Cyber hazards pose a greater risk to businesses than coronavirus

cyber hazards

Cyber hazards are currently regarded as the biggest business risk worldwide, according to the Risk Barometer 2022 by Allianz Global Corporate & Specialty (AGCS). The survey revealed that companies are more worried about the threat of ransomware attacks, data breaches or a major IT outage than about business interruption, supply chain disruption, natural catastrophes or the COVID-19 pandemic.

Cyber incidents have topped the Allianz Risk Barometer 2022 for the second time in the survey’s 11-year history, pushing business interruption into second place. Natural catastrophes climbed from sixth place in 2021 to third place this year. Pandemic outbreak has dropped into fourth place. Meanwhile, climate change has risen to its highest-ever position, ranking sixth (up from ninth place last year).

“Business interruption is likely to remain the most important underlying theme in 2022,” summarizes Joachim Mueller, CEO of AGCS. “For most companies, their biggest fear is not being able to manufacture their products or deliver their services. There was unprecedented disruption in 2021 and the situation is only likely to ease gradually this year, while new problems related to COVID-19 cannot be ruled out. Resilience against the many causes of business disruption is increasingly becoming a competitive advantage for companies,” he states.


Cyber incidents featured in the top three threats in most of the countries surveyed, mainly due to the rise in ransomware attacks. Respondents consider these to be the biggest cyber threat for 2022. Recent attacks have displayed worrying trends such as dual extortion techniques, in which system encryption is combined with data breaches. This takes advantage of software vulnerabilities that can affect thousands of companies or can be used to target critical physical infrastructure.

Business interruption

Business interruption ranks the second-most worrying risk. In 2021, a year characterized by widespread disruption, it became clearer than ever just how vulnerable modern supply chains are. According to the survey, cyber incidents are the most feared cause of business interruption. This reflects not only the rise in ransomware attacks, but also the impact of the ongoing digital transformation within companies and the shift to working from home. Natural catastrophes and the pandemic are the two other key triggers for business interruption, according to the respondents.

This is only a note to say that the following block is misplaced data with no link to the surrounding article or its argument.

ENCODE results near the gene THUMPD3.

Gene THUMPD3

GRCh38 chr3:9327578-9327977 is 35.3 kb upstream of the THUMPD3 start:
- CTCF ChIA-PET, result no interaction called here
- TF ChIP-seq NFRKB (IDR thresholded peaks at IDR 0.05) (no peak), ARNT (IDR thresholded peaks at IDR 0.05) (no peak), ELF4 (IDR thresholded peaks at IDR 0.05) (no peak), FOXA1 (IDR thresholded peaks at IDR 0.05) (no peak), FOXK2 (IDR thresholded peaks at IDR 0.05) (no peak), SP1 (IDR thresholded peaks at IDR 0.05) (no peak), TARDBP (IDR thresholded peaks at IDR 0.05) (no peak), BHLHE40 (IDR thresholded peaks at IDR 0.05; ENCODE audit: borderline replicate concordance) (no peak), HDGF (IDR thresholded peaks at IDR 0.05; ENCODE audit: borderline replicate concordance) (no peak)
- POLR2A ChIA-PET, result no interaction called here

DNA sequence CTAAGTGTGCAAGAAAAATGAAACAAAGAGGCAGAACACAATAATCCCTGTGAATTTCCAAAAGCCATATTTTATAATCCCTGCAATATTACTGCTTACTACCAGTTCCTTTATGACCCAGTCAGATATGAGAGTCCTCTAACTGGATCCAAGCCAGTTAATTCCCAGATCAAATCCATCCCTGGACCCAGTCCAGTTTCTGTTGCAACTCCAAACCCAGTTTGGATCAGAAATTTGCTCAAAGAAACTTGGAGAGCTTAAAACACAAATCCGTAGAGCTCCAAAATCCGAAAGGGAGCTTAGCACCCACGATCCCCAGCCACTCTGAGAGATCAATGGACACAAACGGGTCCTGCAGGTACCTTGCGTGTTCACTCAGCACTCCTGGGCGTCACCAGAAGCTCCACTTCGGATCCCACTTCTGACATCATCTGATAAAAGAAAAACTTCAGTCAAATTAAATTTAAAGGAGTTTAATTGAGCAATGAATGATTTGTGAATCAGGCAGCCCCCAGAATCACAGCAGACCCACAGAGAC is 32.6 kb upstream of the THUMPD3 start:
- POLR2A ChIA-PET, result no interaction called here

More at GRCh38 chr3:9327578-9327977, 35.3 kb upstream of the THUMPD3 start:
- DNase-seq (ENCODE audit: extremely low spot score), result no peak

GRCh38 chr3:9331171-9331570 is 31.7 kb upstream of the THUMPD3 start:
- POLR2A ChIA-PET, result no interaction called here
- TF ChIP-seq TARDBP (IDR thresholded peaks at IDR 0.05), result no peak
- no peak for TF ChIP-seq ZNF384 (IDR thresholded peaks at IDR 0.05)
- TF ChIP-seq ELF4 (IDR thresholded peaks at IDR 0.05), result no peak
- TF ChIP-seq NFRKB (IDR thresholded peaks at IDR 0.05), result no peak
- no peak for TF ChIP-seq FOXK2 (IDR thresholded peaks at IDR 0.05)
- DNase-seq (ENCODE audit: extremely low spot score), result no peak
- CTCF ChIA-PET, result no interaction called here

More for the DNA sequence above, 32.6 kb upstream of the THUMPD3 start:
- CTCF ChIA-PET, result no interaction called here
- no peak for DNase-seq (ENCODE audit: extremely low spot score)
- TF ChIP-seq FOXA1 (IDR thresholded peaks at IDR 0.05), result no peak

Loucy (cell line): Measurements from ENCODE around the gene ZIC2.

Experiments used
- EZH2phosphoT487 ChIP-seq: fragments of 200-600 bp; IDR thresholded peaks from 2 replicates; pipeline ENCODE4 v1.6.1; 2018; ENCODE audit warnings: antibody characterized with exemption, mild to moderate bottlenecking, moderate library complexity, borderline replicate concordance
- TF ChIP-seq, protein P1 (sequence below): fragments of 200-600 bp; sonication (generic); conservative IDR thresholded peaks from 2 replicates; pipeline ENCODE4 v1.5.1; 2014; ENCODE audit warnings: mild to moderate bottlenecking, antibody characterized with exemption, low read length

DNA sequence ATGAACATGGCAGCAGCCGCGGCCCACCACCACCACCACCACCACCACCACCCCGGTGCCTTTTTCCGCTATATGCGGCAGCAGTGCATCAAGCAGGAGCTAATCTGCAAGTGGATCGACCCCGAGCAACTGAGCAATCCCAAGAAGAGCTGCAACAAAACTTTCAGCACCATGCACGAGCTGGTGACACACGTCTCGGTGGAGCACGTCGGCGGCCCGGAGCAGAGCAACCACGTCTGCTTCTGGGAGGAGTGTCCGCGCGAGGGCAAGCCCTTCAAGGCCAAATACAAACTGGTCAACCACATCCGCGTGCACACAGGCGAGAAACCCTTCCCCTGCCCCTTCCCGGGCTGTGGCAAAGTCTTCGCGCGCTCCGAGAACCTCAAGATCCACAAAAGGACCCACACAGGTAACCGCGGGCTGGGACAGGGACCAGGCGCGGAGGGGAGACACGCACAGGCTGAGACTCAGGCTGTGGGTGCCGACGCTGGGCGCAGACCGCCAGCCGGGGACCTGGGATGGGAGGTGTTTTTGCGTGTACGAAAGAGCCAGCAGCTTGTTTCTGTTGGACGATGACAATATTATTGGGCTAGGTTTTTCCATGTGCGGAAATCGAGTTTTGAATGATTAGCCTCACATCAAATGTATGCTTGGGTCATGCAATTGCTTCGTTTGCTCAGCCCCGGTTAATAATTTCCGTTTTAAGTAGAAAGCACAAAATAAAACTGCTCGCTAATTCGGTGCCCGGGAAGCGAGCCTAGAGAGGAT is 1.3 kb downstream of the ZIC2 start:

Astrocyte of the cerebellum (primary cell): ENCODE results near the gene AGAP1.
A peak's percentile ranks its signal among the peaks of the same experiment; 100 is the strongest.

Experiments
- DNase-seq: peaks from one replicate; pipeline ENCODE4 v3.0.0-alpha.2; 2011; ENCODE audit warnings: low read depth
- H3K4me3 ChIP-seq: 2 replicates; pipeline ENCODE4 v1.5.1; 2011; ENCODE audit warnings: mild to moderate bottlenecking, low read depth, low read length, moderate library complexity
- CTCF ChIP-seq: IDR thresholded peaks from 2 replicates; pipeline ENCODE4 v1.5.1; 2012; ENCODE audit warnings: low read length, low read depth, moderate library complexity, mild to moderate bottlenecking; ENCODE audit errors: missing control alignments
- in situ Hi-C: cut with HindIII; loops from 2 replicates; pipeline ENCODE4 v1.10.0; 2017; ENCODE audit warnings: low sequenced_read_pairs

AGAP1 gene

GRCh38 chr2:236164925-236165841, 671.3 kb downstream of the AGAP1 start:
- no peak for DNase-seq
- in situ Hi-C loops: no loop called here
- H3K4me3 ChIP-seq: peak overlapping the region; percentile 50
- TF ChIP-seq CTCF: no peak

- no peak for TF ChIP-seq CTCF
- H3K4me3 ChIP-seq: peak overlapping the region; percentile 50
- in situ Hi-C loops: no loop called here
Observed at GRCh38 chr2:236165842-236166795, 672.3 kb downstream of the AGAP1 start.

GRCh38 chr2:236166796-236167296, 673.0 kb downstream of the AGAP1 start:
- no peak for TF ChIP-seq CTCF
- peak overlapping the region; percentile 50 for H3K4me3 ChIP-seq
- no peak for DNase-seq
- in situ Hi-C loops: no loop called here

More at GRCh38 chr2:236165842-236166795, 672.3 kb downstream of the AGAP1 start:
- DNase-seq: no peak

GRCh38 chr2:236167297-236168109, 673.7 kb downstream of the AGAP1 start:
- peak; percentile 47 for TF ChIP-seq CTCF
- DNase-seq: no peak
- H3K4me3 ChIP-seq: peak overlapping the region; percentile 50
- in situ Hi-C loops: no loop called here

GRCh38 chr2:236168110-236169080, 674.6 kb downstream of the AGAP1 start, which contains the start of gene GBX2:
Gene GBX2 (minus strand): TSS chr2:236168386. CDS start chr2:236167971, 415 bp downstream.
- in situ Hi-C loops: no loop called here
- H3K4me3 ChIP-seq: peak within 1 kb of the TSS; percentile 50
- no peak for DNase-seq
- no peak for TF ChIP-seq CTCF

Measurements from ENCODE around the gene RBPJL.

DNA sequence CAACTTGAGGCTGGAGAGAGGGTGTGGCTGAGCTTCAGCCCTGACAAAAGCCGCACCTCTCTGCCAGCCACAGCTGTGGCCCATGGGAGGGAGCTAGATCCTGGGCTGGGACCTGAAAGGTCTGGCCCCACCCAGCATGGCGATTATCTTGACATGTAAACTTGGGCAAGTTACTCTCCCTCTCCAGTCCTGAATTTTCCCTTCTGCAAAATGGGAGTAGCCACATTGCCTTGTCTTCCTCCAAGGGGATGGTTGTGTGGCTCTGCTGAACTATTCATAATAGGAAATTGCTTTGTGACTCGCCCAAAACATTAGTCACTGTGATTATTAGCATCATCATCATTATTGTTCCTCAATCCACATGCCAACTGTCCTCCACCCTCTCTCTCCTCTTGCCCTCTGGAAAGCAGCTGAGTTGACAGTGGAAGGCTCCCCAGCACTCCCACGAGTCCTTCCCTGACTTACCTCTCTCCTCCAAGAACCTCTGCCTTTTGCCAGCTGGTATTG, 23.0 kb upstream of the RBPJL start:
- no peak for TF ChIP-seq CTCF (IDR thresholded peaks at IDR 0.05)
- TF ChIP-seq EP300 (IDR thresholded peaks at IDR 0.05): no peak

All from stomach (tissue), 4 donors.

Although the pandemic remains a major concern for businesses, it has dropped from second place to fourth. The COVID-19 crisis continues to overshadow the economic outlook in many industries but, encouragingly, most companies feel that they have adapted well. 80% of respondents describe their company as ‘adequately prepared’ or ‘well prepared’ for a future incident. Improving business continuity management is the primary step that companies are taking to make their businesses more resilient.

Natural catastrophes and climate change

According to AGCS, it is telling that natural catastrophes and climate change have climbed to third and sixth place, respectively. After all, these two topics are closely interlinked. In recent years, it has become clear that weather-related events are becoming increasingly frequency and severe as a result of global warming, the insurer reports. In 2021, global insured natural catastrophe losses were in excess of US$100 billion. Hurricane Ida in the US was probably the costliest event in this regard, but more than half of the losses came from so-called secondary perils such as floods, heavy rainfall, tornadoes and even winter freezes, AGCS says.